After COVID-19—Thinking Differently About Running the Health Care Systems
May 11, 2020
Wars and other national crises force society to act differently for a while. But in doing so, they highlight organizational actions and innovations that should not end with the crisis and should be allowed to play a greater role in the future. The coronavirus disease 2019 (COVID-19) pandemic has similar features, and it should spur policymakers who shape the health care systems, to—as Apple Computer co-founder Steve Jobs often urged—“think different.”
The worldwide response to the COVID-19 pandemic highlights several strategies that should be emphasized more in the management of the health care systems. These strategies include reconsidering the role of hospitals and other institutions as hubs for care, expanding the use of telehealth/telemedicine, and bringing together funds from multiple programs to improve the delivery of health care and health-related services.
Rethinking the Role of Hospitals and Other Institutions as Hubs
The enormous pressure on hospitals because of the COVID-19 pandemic should bring about a reexamination as to whether these institutions should be the first resort when people are sick. Reconsidering the best settings for different patients could mean that with appropriate infection control practices, thousands of skilled nursing homes and inpatient rehabilitation facilities could be available for patients with COVID-19 and for other patients currently being sent to hospitals.
This observation raises the broader issue of where people in different places should get their care, as well as the future role of hospitals as hubs for care. Urgent care centers and walk-in clinics at pharmacy chains, and even Costco, are certainly changing patterns of care. But when considering integrating clinical care with social services, housing, and other nonclinical services—addressing so-called social determinants of health—there is a need to recognize that a variety of institutions may sometimes be better locations for care. Schools and public housing are particularly good examples. It is also time to consider some hospitals as possible hubs for a wider range of services related to wellness, rather than providing only clinical services. Many managed care organizations and community clinic systems are already diversifying in this way, with some even providing education and employment training through partnerships.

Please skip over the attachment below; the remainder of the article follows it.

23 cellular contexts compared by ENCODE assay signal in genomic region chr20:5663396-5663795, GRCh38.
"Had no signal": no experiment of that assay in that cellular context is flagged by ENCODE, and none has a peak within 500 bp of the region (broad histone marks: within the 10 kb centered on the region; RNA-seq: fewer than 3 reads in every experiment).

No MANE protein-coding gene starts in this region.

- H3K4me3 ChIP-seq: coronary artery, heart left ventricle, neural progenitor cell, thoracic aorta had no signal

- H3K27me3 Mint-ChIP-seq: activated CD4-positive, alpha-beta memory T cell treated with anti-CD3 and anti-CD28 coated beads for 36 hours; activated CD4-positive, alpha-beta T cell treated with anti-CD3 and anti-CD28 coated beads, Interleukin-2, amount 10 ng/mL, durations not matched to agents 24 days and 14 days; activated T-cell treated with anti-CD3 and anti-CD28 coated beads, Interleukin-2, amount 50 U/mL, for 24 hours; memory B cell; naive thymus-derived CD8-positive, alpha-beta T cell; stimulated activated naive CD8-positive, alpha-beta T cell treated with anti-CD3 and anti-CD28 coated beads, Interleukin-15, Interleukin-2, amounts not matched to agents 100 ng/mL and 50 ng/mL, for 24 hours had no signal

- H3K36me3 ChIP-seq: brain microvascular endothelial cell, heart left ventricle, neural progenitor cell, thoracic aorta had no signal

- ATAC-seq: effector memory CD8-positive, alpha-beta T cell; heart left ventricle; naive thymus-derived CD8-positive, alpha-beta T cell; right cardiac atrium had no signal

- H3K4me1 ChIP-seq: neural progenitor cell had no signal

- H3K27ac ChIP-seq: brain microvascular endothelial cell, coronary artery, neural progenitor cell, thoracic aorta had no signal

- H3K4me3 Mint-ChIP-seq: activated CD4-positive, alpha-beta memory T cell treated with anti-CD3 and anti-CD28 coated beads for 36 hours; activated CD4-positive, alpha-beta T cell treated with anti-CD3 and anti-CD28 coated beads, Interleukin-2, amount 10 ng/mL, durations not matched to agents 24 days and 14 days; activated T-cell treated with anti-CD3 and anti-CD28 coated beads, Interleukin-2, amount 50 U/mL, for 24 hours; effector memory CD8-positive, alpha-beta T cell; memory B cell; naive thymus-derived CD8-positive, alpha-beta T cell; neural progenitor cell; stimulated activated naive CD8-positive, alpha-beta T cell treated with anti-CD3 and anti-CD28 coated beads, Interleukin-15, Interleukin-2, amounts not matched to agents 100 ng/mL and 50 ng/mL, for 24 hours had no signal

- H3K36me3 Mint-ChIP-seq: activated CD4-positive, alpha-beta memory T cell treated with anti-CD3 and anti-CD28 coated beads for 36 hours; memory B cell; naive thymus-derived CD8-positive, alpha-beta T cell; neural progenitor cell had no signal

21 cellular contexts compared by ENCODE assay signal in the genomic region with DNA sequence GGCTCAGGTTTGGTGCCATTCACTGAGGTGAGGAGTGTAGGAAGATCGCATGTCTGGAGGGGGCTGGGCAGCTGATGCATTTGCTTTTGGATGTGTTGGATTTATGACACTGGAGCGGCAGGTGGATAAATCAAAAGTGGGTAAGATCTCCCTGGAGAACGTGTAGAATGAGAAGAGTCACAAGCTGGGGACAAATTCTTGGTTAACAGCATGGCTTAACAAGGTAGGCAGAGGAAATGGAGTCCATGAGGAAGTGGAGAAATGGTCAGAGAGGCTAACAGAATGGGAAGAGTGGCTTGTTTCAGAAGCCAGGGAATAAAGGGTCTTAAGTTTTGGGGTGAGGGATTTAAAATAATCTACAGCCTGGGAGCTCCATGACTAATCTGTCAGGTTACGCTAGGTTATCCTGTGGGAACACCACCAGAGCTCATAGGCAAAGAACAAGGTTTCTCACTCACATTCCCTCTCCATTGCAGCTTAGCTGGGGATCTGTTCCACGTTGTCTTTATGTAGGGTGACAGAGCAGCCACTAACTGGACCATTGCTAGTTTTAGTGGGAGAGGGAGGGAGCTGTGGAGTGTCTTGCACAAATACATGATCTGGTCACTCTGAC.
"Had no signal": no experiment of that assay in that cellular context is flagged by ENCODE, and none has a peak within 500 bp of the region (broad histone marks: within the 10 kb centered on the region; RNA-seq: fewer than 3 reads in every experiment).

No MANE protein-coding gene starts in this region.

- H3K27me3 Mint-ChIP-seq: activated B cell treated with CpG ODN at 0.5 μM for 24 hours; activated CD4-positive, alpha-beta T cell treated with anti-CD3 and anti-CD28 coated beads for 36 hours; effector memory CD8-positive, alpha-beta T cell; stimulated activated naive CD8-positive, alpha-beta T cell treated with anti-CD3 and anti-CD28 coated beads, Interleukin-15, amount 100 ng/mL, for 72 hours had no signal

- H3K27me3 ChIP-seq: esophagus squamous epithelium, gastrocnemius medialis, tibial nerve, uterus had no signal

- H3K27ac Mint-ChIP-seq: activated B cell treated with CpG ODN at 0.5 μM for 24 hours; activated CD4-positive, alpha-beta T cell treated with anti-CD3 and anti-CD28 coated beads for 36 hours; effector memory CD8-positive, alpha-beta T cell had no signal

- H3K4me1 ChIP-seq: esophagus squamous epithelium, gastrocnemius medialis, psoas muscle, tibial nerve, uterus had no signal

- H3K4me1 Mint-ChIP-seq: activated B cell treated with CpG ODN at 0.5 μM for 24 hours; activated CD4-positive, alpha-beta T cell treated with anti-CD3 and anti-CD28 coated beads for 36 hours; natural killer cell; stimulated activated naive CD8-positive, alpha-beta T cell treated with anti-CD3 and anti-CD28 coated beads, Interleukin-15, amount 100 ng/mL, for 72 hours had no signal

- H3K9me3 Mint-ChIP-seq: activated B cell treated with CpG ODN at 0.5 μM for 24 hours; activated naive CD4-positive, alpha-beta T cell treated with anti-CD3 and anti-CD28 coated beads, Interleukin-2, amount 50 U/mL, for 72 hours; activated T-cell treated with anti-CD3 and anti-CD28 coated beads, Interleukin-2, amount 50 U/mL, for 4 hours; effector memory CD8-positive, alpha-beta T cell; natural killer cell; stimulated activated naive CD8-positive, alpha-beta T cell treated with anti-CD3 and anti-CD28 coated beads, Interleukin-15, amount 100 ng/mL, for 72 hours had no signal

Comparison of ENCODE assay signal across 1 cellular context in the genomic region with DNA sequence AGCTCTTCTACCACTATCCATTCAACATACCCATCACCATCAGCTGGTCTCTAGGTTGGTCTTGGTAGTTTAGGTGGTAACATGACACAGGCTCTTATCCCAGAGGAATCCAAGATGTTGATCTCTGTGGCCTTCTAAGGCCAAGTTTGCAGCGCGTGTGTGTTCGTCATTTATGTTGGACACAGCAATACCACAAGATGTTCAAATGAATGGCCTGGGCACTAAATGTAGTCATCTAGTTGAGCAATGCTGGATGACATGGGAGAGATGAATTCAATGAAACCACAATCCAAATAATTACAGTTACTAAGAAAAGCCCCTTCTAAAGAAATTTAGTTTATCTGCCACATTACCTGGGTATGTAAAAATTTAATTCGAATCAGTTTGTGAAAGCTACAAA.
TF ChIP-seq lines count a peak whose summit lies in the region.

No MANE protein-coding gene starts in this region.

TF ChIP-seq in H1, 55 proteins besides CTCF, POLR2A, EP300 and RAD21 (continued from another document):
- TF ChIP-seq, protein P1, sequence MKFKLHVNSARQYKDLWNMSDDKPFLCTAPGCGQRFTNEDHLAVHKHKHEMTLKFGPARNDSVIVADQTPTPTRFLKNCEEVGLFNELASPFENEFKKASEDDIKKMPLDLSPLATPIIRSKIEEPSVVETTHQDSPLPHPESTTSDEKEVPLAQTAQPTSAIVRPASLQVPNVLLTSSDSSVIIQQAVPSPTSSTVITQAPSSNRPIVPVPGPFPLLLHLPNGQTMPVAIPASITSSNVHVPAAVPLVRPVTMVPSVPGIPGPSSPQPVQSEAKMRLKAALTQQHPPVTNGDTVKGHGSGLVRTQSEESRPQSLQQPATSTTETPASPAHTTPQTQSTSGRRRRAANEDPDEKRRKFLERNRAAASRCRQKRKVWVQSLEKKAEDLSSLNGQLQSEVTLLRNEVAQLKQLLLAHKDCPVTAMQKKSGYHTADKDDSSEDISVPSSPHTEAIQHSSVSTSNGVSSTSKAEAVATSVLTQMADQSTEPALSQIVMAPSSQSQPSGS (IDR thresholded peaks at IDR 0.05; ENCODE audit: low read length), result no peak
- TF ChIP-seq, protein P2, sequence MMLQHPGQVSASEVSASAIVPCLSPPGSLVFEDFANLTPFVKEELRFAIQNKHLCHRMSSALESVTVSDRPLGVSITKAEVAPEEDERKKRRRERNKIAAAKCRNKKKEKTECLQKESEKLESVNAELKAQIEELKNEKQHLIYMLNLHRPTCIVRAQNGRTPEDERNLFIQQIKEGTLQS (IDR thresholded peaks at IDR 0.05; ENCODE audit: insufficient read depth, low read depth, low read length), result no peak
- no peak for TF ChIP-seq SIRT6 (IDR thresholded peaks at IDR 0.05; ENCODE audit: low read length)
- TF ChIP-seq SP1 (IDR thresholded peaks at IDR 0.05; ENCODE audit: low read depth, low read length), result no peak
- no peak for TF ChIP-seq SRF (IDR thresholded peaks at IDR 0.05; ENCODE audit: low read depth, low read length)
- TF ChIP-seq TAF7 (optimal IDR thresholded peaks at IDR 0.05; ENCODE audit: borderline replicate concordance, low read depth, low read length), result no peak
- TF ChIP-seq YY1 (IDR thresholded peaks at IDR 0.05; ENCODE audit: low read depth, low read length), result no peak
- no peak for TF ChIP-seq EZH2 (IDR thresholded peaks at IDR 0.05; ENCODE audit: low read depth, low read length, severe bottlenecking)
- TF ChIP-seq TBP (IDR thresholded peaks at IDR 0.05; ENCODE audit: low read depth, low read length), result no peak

It is no surprise that telehealth has been surging during the last few weeks, and many health plans are incorporating it in a variety of ways. Some systems, have been using telehealth routinely for years, and employers—especially larger employers—have been adding it to coverage at a rapid clip, using it to increase worker convenience and to cut costs. Telehealth has also in recent years gradually come into use in obstetrics care, typically in rural areas but also in some urban areas where some people may be less inclined or able to visit medical facilities.
The response to the COVID-19 pandemic seems likely to trigger a sustained demand for telehealth. It has been on the brink of much greater use and acceptance for some time, but broader use of telehealth has been held back by payment systems and regulations that were designed for an era when telemedicine was seen mainly as just a second-best alternative in rural areas. Medicare took an important step this March to reduce the payment obstacle by covering telehealth in many more settings, at least temporarily. But such steps need to be made permanent; public and private insurers need to make sure this important medical tool can flourish after the pandemic is over.
The urgent steps that have been taken to make the health care system more flexible and innovative during the COVID-19 pandemic should not be forgotten once the crisis is over. Many of these steps need to become central features of the health care system.
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